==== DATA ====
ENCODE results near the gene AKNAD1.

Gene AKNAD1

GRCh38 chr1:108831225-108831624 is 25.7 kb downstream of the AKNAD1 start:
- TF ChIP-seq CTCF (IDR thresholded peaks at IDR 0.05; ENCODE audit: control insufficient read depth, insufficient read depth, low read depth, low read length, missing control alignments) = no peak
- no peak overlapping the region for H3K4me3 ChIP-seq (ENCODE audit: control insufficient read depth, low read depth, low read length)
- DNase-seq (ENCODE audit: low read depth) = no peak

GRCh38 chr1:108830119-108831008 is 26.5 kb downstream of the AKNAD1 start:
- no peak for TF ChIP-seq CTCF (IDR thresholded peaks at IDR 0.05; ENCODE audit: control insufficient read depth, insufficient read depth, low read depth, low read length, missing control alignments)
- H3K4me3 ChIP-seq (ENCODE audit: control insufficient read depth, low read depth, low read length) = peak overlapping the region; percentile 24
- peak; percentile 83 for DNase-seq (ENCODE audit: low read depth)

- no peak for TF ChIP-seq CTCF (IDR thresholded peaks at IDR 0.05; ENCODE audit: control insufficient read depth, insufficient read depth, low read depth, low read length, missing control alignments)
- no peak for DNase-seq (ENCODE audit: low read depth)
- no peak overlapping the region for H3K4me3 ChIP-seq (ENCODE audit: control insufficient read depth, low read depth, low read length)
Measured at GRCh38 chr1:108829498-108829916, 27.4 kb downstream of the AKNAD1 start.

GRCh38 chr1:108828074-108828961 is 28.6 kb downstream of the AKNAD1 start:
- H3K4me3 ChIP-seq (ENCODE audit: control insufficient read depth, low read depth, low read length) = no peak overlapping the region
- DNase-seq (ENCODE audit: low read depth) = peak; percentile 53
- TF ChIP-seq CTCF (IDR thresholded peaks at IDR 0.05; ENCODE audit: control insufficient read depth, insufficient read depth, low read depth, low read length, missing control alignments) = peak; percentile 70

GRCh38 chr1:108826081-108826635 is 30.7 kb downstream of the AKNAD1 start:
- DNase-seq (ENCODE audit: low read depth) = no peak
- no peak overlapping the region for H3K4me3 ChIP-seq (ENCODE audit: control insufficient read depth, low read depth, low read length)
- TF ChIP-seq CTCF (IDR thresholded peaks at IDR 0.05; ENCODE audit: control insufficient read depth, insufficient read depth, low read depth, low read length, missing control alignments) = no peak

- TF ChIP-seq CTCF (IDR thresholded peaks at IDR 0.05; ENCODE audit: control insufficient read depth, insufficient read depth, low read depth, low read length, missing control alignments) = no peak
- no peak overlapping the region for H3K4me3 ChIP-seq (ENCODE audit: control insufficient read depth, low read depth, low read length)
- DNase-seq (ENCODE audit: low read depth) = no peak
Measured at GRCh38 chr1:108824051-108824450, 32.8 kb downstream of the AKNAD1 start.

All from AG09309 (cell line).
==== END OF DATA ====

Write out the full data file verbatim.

ENCODE results near the gene AKNAD1.

Gene AKNAD1

GRCh38 chr1:108831225-108831624 is 25.7 kb downstream of the AKNAD1 start:
- TF ChIP-seq CTCF (IDR thresholded peaks at IDR 0.05; ENCODE audit: control insufficient read depth, insufficient read depth, low read depth, low read length, missing control alignments) = no peak
- no peak overlapping the region for H3K4me3 ChIP-seq (ENCODE audit: control insufficient read depth, low read depth, low read length)
- DNase-seq (ENCODE audit: low read depth) = no peak

GRCh38 chr1:108830119-108831008 is 26.5 kb downstream of the AKNAD1 start:
- no peak for TF ChIP-seq CTCF (IDR thresholded peaks at IDR 0.05; ENCODE audit: control insufficient read depth, insufficient read depth, low read depth, low read length, missing control alignments)
- H3K4me3 ChIP-seq (ENCODE audit: control insufficient read depth, low read depth, low read length) = peak overlapping the region; percentile 24
- peak; percentile 83 for DNase-seq (ENCODE audit: low read depth)

- no peak for TF ChIP-seq CTCF (IDR thresholded peaks at IDR 0.05; ENCODE audit: control insufficient read depth, insufficient read depth, low read depth, low read length, missing control alignments)
- no peak for DNase-seq (ENCODE audit: low read depth)
- no peak overlapping the region for H3K4me3 ChIP-seq (ENCODE audit: control insufficient read depth, low read depth, low read length)
Measured at GRCh38 chr1:108829498-108829916, 27.4 kb downstream of the AKNAD1 start.

GRCh38 chr1:108828074-108828961 is 28.6 kb downstream of the AKNAD1 start:
- H3K4me3 ChIP-seq (ENCODE audit: control insufficient read depth, low read depth, low read length) = no peak overlapping the region
- DNase-seq (ENCODE audit: low read depth) = peak; percentile 53
- TF ChIP-seq CTCF (IDR thresholded peaks at IDR 0.05; ENCODE audit: control insufficient read depth, insufficient read depth, low read depth, low read length, missing control alignments) = peak; percentile 70

GRCh38 chr1:108826081-108826635 is 30.7 kb downstream of the AKNAD1 start:
- DNase-seq (ENCODE audit: low read depth) = no peak
- no peak overlapping the region for H3K4me3 ChIP-seq (ENCODE audit: control insufficient read depth, low read depth, low read length)
- TF ChIP-seq CTCF (IDR thresholded peaks at IDR 0.05; ENCODE audit: control insufficient read depth, insufficient read depth, low read depth, low read length, missing control alignments) = no peak

- TF ChIP-seq CTCF (IDR thresholded peaks at IDR 0.05; ENCODE audit: control insufficient read depth, insufficient read depth, low read depth, low read length, missing control alignments) = no peak
- no peak overlapping the region for H3K4me3 ChIP-seq (ENCODE audit: control insufficient read depth, low read depth, low read length)
- DNase-seq (ENCODE audit: low read depth) = no peak
Measured at GRCh38 chr1:108824051-108824450, 32.8 kb downstream of the AKNAD1 start.

All from AG09309 (cell line).